Parents guide: kids tooth removal | Benowa & Gold Coast

Parents guide: kids tooth removal | Benowa & Gold Coast

In this article, we discuss the tooth extraction procedure itself, with a rundown from our specialist paediatric dentist Dr Michael Chong:

  • Ways to extract a child’s tooth
  • What to expect – the risks and complications
  • The costs

Also see Child tooth extraction, under our services menu where we explain why your child might need their baby or ‘big’ teeth pulled out. It covers the essential facts for parents and our approach to removing teeth for children.


At our dental practice:

  • Simple extractions can be done ‘in the chair’.
  • Local anaesthetic is administered via needles to numb the treated area.
  • We also have ‘happy gas’ (relative analgesia) in our treatment rooms.  
  • Your child will be awake.

In hospital:

  • Your child may need to go to hospital for kids tooth removal if your dentist has to perform more extensive or complicated procedures.
  • A specialist anaesthetist will ‘put them under’ with general anaesthetic.
  • Your child will be asleep.

In the chair or hospital – which one will the dentist choose?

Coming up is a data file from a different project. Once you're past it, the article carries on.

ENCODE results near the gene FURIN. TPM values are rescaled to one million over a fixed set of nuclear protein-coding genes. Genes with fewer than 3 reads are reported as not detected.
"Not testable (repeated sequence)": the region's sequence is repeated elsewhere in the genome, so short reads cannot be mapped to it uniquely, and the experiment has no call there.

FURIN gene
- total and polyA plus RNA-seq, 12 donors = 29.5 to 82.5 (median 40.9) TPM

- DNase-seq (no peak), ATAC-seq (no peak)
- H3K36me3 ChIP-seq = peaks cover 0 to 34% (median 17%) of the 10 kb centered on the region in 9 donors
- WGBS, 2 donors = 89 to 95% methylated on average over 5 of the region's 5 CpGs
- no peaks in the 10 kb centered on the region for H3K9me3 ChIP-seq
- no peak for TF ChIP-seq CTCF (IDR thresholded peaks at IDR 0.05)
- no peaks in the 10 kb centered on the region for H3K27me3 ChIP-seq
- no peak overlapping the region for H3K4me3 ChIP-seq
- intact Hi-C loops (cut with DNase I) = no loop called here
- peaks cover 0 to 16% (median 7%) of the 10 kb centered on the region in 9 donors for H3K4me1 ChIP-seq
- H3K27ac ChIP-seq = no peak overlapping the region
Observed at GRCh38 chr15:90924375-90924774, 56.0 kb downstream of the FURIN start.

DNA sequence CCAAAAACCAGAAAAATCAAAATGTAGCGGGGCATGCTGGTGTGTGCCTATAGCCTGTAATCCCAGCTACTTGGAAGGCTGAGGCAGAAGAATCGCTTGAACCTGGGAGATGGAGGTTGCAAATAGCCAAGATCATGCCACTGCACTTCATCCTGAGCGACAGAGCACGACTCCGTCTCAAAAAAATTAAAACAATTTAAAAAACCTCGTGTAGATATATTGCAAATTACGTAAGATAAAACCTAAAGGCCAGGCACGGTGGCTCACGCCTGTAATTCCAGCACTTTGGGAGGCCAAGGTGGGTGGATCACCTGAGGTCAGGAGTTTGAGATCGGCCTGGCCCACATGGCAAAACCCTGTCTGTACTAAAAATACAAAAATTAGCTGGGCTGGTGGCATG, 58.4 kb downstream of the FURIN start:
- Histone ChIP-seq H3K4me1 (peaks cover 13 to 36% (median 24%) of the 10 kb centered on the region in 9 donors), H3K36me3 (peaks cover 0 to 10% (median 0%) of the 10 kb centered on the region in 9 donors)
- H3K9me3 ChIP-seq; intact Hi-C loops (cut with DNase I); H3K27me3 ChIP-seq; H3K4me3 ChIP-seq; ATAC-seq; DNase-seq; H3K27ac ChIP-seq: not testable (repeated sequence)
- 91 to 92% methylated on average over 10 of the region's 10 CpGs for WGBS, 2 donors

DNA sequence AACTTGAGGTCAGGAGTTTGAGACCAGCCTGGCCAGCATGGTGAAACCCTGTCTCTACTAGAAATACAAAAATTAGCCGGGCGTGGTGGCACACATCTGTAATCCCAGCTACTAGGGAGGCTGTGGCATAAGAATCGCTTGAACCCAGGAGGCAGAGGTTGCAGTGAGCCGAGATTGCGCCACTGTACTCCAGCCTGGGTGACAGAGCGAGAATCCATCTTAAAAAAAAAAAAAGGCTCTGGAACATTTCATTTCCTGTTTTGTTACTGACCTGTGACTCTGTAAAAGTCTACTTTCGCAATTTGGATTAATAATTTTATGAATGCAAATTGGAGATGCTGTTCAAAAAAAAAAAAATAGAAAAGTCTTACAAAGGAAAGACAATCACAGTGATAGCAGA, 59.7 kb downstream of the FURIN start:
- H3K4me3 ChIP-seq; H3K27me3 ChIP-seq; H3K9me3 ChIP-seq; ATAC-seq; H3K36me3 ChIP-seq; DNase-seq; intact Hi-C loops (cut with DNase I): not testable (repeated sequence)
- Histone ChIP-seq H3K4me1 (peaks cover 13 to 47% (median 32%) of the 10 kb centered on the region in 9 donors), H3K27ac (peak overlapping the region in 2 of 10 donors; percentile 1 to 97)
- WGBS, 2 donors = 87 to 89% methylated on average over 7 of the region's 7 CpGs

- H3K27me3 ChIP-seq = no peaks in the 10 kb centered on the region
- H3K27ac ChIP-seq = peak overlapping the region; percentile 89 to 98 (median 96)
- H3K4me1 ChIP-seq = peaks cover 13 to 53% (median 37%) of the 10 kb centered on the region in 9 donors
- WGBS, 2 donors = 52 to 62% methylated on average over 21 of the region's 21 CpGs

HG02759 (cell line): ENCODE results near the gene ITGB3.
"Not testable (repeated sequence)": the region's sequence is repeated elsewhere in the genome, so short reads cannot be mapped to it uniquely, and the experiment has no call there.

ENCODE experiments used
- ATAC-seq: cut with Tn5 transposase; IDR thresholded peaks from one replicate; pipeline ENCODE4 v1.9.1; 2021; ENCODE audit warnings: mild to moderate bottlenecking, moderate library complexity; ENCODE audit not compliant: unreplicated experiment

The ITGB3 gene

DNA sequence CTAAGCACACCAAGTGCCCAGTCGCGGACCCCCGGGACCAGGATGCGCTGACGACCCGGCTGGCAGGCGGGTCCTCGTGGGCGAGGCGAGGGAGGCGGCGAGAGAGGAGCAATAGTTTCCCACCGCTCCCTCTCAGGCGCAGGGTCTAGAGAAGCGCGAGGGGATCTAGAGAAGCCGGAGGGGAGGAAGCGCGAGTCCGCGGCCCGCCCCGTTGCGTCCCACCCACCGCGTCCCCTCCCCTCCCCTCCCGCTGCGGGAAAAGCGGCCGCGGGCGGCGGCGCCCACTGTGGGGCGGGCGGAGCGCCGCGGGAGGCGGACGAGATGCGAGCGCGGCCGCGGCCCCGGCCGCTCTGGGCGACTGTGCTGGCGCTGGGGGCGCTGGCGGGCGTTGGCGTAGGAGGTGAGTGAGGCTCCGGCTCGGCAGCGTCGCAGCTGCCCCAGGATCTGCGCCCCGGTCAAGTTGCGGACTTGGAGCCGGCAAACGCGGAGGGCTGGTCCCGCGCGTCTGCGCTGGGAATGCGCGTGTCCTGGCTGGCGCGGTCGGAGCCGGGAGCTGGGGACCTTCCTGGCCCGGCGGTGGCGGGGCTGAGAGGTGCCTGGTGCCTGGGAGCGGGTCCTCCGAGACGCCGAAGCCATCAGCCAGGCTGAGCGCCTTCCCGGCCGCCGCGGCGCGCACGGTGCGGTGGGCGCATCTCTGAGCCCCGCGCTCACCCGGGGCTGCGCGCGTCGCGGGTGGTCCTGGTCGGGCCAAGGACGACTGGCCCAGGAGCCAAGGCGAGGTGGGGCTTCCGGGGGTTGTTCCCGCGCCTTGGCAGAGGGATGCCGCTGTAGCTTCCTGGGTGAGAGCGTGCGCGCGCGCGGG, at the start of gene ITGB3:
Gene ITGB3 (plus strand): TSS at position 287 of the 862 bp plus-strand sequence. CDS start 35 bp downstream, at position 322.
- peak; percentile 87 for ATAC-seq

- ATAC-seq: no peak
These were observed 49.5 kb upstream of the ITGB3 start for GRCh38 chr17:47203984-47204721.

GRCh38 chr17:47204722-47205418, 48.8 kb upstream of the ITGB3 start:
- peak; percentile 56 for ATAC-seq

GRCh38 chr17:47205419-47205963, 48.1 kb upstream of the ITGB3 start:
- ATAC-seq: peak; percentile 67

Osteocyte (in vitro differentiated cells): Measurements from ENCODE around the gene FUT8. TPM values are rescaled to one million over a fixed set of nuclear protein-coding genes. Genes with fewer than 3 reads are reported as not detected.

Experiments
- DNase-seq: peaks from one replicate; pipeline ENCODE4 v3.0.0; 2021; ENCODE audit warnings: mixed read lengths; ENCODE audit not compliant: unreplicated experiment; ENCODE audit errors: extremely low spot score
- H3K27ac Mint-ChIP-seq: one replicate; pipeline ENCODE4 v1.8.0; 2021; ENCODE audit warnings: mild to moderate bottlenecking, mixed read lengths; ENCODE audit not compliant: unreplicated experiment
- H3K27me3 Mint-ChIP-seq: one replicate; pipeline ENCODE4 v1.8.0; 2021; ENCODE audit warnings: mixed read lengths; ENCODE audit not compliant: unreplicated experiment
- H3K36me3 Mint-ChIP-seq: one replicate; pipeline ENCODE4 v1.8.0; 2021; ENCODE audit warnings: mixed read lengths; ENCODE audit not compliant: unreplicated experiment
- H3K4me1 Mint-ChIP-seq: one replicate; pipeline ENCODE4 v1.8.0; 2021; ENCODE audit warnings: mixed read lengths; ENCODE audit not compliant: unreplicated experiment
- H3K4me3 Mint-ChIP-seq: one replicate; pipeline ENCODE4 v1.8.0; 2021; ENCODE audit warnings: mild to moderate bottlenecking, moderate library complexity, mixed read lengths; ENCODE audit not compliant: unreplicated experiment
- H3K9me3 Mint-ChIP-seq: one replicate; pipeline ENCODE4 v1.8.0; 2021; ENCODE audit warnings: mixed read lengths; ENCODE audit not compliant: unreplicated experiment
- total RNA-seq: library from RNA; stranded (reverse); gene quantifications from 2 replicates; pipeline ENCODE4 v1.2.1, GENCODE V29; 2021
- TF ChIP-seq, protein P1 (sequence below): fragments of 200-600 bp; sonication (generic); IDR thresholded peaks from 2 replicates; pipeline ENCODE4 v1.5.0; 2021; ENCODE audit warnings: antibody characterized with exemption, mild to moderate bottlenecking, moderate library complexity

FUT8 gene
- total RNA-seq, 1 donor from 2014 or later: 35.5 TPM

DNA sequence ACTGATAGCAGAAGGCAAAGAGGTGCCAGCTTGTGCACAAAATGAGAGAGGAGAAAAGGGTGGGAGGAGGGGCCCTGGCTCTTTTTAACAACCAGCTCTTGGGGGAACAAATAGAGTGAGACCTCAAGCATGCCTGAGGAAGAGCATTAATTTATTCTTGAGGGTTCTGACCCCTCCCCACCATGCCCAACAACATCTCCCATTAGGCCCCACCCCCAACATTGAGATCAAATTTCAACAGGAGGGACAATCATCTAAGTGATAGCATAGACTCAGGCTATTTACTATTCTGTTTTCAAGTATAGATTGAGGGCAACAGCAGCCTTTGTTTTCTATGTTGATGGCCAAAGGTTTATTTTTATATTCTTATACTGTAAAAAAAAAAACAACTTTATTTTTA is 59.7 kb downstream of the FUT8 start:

Whether your child has their tooth removed in the chair or in hospital depends on:

•     Co-operation of the child
“This plays a big part and has to do with their age and previous dental experiences,” says Dr Chong. “Firstly, we ask ourselves or the parents: will this child be able to handle the needles and sit for the removal? Dental injections take about 40 seconds to administer and, for children, that can be a challenge to sit still for that long while it’s stinging. Also, there are usually two injections required.”

•     Complexity of the removal
“A simple tooth extraction can be done under local anaesthetic and the tooth will come out quite easily once it’s numb. We’ll opt for general anaesthetic when a more difficult, complex case requires several needles and the tooth might come out in several pieces.”  

•     Multiple teeth
“If a child needs more than one tooth taken out, we consider how many times they have to return to get the job done. Will they sit again for a second or third time? If it’s beyond the ability of the patient, we’d discuss doing them all at the same time under general anaesthetic because it’s much easier for the patient.”

•     Overall dental workload
“Sometimes there’s other dental work to complete, such as several complex fillings. So we have to look at whether the child is able to handle these treatments during multiple visits to the dental surgery.”  

•     Dental infection and swelling
In severe cases, the tooth won’t numb up sufficiently with local anaesthesia, so the tooth will need to be removed in hospital where the infection can also be drained.

•     Medical history